Left to God and freelance butchery

Liberty or Death
August 15, 1997

Patrick French considers that the British left India because they lost control over crucial areas of the administration, and lacked the will and the financial or military ability to recover that control.

Undoubtedly that was the proximate cause of the British departure, but there is an alternative "long view" which French does not consider in Liberty or Death. It is that ultimate Indian self-government was the logical objective of the policy of liberal-minded British politicians through the first half of this century, that it was implicit in the Indian Councils Acts of 1892 and 1909 and the Government of India Acts of 1919 and 1935, and that it was explicitly stated in the House of Commons in 1917 and 1929. Congress agitations had a leading role to play in ensuring that Indian politics was always on the British agenda, but they were part of the momentum, they were not solely responsible for it.

This is a well-written work, although there are problems with French's portmanteau approach: to tell the story of British India this century; to provide a contemporary travelogue of India today; and to trawl through the transfer of power and intelligence documents. The most obvious is that French is severely deficient as a historian of the early history of the independence movement. For example: "As a counterblast to the Simon Commission, Motilal and Jawaharlal Nehru had been deputed to form their own commission, and devise a constitution ...". In fact Jawaharlal Nehru was never a member of the committee chaired by his father which produced what came to be called the Nehru report (even though Sir Tej Bahadur Sapru was its other principal author).

This is not nit-picking: the Nehru report's recommendation of dominion status within the Commonwealth was the subject of the most important and enduring conflict in the independence movement, finding Jawaharlal and Motilal Nehru on opposite sides. Motilal thought dominion status was a reasonable and achievable objective, while young radicals like Jawaharlal argued that the Indian people could be called upon to make personal sacrifices only in a struggle for complete independence. Eventually, when the Indian flag was raised on August 15 1947 with Jawaharlal Nehru as prime minister, it was the flag of a dominion headed by a governor-general (Mountbatten) appointed by the king. Full independence came only in 1950 when India became a republic. As a concession to Indian pride, membership of the Commonwealth was accepted with the taking of an oath by which India's representatives did not have to pledge allegiance to the king.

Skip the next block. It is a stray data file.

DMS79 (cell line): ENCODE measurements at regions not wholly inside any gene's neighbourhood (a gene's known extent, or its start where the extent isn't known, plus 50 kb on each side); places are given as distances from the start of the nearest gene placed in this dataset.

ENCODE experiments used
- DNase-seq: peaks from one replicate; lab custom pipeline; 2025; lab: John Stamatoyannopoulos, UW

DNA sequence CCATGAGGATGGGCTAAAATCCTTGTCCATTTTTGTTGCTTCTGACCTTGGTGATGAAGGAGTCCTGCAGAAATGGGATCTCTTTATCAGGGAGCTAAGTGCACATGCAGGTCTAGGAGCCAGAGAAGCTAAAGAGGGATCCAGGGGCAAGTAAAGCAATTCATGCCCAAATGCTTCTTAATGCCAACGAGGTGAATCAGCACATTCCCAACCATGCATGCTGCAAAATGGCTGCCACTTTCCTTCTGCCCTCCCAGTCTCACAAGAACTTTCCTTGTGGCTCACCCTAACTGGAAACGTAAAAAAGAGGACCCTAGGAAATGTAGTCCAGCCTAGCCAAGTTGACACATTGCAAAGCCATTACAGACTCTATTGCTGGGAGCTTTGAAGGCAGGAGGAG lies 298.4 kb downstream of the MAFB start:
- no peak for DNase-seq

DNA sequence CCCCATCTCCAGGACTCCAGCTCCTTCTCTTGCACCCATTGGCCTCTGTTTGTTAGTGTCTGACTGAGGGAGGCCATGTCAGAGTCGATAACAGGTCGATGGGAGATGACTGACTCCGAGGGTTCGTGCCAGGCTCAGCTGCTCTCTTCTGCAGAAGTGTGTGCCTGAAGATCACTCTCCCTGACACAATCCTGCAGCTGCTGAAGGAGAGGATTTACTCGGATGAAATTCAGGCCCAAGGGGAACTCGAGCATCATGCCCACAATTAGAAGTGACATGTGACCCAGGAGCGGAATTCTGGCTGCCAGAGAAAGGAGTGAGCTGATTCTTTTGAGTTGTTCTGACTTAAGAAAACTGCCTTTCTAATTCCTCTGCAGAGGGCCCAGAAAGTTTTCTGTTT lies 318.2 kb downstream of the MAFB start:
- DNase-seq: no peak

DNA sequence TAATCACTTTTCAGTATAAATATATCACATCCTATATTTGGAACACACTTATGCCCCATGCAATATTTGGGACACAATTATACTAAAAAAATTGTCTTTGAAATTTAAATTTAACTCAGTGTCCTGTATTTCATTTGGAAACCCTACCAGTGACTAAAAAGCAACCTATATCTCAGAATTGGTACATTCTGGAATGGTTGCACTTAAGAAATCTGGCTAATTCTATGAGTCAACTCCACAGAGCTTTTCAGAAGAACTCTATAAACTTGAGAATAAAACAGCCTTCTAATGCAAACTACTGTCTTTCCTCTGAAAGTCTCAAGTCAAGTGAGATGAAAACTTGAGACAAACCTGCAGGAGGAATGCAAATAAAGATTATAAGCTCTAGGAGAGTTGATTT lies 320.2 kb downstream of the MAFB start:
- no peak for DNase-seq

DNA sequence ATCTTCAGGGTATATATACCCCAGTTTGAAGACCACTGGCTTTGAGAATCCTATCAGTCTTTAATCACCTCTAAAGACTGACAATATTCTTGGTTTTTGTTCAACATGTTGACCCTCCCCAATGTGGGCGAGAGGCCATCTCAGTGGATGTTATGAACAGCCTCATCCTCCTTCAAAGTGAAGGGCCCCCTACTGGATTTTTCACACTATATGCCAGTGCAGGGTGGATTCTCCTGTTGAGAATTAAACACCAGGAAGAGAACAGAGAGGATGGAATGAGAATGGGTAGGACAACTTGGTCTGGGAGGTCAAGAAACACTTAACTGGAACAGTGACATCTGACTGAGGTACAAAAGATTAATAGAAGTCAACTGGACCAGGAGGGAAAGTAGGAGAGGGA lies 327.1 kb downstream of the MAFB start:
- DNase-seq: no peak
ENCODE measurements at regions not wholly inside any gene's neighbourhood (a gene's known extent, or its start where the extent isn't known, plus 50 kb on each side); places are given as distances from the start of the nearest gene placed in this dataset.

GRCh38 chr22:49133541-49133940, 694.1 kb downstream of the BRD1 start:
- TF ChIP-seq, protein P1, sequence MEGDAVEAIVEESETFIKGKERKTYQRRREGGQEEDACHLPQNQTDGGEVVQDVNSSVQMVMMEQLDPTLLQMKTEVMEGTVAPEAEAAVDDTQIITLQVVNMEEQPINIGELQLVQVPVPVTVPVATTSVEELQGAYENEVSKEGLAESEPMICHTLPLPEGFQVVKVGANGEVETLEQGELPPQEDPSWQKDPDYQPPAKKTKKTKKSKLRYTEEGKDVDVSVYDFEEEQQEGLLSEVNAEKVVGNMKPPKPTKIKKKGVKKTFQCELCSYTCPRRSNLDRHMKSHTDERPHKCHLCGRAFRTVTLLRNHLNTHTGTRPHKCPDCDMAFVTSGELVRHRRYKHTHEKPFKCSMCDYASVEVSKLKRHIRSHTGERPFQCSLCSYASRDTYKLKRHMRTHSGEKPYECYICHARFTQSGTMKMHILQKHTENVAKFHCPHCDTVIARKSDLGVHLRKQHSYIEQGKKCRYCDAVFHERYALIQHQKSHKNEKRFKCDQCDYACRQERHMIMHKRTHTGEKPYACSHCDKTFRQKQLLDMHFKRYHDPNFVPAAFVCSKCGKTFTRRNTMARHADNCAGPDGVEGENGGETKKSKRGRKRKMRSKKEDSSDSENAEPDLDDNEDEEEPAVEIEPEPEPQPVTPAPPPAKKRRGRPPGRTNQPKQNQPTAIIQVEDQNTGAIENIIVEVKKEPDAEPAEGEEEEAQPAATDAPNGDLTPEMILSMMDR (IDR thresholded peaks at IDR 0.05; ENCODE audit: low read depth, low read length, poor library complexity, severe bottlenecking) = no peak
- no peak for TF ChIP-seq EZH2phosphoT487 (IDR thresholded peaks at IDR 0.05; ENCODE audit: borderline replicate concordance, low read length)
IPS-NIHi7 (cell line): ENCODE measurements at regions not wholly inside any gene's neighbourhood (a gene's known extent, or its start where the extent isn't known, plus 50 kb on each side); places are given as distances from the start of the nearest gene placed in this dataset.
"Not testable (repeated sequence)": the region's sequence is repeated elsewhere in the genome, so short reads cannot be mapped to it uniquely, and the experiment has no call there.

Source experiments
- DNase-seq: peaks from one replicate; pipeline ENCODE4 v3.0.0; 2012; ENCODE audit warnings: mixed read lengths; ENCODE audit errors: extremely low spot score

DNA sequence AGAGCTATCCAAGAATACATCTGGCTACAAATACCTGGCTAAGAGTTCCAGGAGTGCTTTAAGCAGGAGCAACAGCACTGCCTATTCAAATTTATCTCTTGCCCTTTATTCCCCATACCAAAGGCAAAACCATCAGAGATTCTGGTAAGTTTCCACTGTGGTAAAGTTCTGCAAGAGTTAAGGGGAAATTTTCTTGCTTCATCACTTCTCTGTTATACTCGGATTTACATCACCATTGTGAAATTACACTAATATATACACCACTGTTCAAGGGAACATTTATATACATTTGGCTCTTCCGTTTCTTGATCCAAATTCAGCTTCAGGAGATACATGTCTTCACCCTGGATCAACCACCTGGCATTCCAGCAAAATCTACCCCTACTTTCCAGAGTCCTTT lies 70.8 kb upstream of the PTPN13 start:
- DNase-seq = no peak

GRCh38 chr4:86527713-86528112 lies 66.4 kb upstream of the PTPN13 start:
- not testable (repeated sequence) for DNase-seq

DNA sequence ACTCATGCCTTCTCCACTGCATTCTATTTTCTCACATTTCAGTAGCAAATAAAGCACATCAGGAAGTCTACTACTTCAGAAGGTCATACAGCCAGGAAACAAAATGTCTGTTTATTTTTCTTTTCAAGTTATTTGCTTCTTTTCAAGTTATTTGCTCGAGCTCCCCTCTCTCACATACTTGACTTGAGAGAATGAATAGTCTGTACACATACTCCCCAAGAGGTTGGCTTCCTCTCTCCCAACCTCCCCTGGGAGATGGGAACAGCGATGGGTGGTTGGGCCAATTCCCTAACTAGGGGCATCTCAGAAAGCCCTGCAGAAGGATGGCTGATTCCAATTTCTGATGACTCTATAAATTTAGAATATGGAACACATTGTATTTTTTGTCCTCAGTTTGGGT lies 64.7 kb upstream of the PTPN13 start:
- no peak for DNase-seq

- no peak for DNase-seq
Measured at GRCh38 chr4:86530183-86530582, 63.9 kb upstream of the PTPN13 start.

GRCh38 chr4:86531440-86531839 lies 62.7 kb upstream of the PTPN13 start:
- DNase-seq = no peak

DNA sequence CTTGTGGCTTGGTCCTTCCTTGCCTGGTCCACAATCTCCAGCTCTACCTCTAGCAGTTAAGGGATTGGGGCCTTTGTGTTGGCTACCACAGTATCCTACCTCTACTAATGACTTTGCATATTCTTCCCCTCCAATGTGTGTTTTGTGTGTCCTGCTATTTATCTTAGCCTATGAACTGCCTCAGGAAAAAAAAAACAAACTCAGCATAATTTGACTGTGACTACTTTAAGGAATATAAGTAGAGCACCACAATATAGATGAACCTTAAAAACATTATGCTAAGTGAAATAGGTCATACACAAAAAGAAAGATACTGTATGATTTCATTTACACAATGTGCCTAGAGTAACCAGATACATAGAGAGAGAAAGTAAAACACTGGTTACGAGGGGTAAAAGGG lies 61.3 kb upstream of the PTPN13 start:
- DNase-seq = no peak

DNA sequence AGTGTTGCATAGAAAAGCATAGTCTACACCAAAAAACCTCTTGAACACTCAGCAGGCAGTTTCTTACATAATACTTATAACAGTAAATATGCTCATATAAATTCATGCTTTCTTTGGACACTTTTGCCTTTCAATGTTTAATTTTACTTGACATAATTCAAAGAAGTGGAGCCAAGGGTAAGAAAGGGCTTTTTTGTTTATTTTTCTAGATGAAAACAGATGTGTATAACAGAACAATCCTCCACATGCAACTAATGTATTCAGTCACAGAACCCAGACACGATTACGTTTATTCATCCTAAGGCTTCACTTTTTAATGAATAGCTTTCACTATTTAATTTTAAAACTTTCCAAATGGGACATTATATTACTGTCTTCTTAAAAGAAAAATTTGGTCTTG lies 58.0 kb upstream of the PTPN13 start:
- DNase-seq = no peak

French does well not to be taken in by "Gandolatry": he sees the Mahatma as "a crafty Gujarati lawyer" or a "prudish Victorian schoolmaster", but in his proper resistance to taking Gandhi wholesale, French loses sight of the very real genius of the man and his abilities (despite his crankiness over sex and food) to motivate others to achieve more than they ever thought possible. French's attempts to make a comparison between Gandhi and Jinnah fail utterly, however. Nehru and Jinnah were true foils for each other, both more English than Indian but willing to "Indianise" themselves to achieve their political ends. Nehru was rather better at this than Jinnah, eventually the leader of the world's most populous Muslim state, who could not resist ordering a beer in public, and was brought ham sandwiches when addressing a meeting of his coreligionists.

Still, while these two were statesmen, Gandhi was an agitator and a religious reformer. He had no concept of wielding power and certainly was not interested in the delicate negotiations over transfer of power. As he told the British in the 1940s: "Leave India to God. If that is too much, then leave her to anarchy." The events of 1947 were bad - but if Gandhi had had his way, they could have been much worse.